October 6, 2015
When choosing a type of corkscrew, I suggest a Sommelier knife, also known as a wine key, preferably one with a hinge. It’s small and portable, just throw it in your picnic basket, and you’re set. It has everything you need – a knife to cut the foil, the arm to create leverage, and the corkscrew. It’s quick and displays the wine with finesse.
To remove the foil, open the knife on the corkscrew, place it firmly against the bottom rim of the opening shown in the picture below. While applying pressure, spin the bottle with your left hand, cut all the way around twice to ensure the entire foil is cut. Then, cut up the side of the foil, and peel the foil away.
Use the hinge to help you gain leverage to remove the cork.
Wine Glass Cleaning
When it comes to cleaning glasses, the best way is to use a microfiber cloth. Once you’ve washed the wine glass, dry the glass immediately before water spots can develop. The opening is small, but make sure to get the microfiber cloth all the way inside, and turn the glass while drying. Hold the glass up to the light to make sure it has been shined to perfection.
“To Decant or Not to Decant”
When asked at a restaurant if you would like the wine decanted, don’t panic. Say yes! It simply means to pour a liquid from one container to another gently, so as not to disturb the sediment. Decanting a young or older wine generally improves the overall tasting experience.
- Traditionally decanting was used to remove sediment; caused by grape matter left after the fermentation process or crystallized granules called tartrates that developed during bottle aging. Sediment is harmless but can affect the texture and flavor of the wine and should be removed.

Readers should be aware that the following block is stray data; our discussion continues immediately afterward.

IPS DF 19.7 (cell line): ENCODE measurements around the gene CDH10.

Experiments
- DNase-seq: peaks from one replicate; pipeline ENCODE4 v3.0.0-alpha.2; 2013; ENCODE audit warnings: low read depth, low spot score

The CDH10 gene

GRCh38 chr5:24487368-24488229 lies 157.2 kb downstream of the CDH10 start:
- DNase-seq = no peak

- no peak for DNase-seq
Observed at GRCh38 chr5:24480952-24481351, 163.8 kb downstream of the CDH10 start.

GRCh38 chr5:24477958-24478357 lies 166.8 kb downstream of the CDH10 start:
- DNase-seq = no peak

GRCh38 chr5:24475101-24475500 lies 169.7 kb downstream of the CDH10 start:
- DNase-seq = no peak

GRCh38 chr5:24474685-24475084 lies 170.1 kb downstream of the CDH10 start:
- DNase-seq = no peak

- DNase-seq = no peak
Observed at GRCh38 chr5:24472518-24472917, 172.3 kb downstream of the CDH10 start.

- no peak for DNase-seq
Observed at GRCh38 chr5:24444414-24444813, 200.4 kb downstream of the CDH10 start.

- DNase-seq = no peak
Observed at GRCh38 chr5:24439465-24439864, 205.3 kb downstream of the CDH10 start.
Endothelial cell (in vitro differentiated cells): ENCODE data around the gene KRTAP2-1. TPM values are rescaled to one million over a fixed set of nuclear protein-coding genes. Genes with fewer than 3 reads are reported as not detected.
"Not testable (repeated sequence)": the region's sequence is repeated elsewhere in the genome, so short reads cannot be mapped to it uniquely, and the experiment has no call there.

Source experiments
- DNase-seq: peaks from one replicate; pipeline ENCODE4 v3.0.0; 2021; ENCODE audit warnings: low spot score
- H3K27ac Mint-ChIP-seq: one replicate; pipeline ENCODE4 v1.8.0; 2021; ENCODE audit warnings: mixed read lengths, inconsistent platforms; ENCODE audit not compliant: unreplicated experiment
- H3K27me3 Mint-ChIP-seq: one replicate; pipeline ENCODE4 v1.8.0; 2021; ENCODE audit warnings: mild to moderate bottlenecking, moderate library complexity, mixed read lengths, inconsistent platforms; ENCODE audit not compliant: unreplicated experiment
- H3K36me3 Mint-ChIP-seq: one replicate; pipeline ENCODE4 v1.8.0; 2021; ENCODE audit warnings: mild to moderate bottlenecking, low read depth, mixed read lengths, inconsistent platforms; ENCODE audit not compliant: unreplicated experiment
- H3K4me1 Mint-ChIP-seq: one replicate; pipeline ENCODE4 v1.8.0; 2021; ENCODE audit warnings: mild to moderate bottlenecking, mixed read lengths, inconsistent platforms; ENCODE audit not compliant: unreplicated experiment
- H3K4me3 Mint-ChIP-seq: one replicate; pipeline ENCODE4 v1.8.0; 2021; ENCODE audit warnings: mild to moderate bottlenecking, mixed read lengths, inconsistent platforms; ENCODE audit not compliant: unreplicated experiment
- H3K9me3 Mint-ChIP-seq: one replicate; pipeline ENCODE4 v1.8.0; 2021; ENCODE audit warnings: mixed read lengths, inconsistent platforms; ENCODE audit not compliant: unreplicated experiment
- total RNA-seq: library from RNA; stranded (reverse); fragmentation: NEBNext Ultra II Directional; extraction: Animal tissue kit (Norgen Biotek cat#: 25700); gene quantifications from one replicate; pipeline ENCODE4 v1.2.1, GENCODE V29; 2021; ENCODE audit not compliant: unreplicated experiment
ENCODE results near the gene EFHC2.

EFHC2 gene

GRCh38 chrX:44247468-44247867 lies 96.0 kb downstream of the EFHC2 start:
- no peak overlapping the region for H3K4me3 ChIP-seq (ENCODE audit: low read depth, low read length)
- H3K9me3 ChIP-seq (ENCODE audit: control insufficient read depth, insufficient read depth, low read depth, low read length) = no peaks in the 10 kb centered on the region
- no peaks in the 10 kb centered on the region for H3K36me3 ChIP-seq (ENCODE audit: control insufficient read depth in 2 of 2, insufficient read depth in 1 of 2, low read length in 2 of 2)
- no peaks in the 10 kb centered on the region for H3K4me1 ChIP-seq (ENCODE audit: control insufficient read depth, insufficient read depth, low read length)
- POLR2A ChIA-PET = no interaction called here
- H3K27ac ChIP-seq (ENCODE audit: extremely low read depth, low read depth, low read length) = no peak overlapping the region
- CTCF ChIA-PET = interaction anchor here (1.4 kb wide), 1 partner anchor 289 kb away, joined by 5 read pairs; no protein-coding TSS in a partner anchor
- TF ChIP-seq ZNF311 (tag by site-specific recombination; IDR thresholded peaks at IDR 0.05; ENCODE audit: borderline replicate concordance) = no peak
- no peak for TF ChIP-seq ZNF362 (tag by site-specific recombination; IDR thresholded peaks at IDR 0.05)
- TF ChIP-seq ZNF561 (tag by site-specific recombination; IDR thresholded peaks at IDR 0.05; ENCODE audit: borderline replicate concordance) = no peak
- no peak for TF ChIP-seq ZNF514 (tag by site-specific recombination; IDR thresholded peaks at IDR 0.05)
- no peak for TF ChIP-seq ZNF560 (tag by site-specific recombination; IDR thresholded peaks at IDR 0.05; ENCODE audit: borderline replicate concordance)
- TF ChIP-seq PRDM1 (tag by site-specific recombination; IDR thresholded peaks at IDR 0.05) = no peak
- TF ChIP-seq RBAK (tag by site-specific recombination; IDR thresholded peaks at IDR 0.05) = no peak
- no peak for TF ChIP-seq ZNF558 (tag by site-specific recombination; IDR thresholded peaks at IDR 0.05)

- Modern wines are often fined or filtered (a process used to remove sediment) before bottling and are often drank long before they can develop tartrates
- Today decanting is commonly used to allow the wine to breathe and come to life. By introducing oxygen, aromas and flavor gain depth and complexity. Decanting also helps to soften tannins and remove the “bite” often found in young wines.
Deciding which wines in your personal library to decant and how long to wait after decanting can be a difficult decision.
- Generally, white wine is not decanted because it allows the fragrant aromas to dissipate. The exception is when a white wine has developed a pungent aroma you could do without.
- If it’s a young red wine, go for it! Young reds can be decanted and served within 30 minutes. If the wine lacks character, you can wait longer, 2 – 3 hours depending on the varietal. Feel free to periodically taste the wine to see the effect of decanting before serving.
- If a red wine is 10 years or older, tartrates have most likely developed in the bottle and it’s best to decant. Timing is everything with the older wines. Depending on the age and varietal, it’s often best to decant and serve right away. If you decant an older wine too early, the oxygen can cause the wine to go flat or even destroy it before dinner is served.
How to Decant
- Decanting a young wine is very simple, just pour it into the decanter and wait 30 minutes or more before serving. Allowing the wine to relax.
- The easiest way to decant an older wine is to select it a few days in advance. Remove it from the wine rack, and stand it upright on the counter, allowing the sediment to settle to the bottom over a few days.
- If you select an older wine only a few hours before decanting, the technique can be tricky, requiring the bottle to be opened on its side. You’ll need a few things in order to complete the process.
- Flashlight or candle
- Wine cradle
- Start by slowly removing the wine from the rack, do not tilt the bottle; it will cause the sediment to mix into the wine.
- Set the bottle in the wine cradle at a 20-degree angle (bottleneck facing upwards).
- Gently remove entire foil to reveal the bottleneck and clean the neck of the bottle.
- With a steady hand, remove the cork while the bottle is still on its side.
- Then place the light source under the neck and gently tilt the bottle, allowing the wine to slowly pour into the decanter.
- Keep a watchful eye on the neck, looking for sediment. When it reaches the neck of the bottle, immediately stop pouring.
- Running the remaining wine through cheesecloth to remove the sediment is a great way to enjoy the wine left in the bottle. Do not mix the last of the wine into the decanter, as the taste may vary.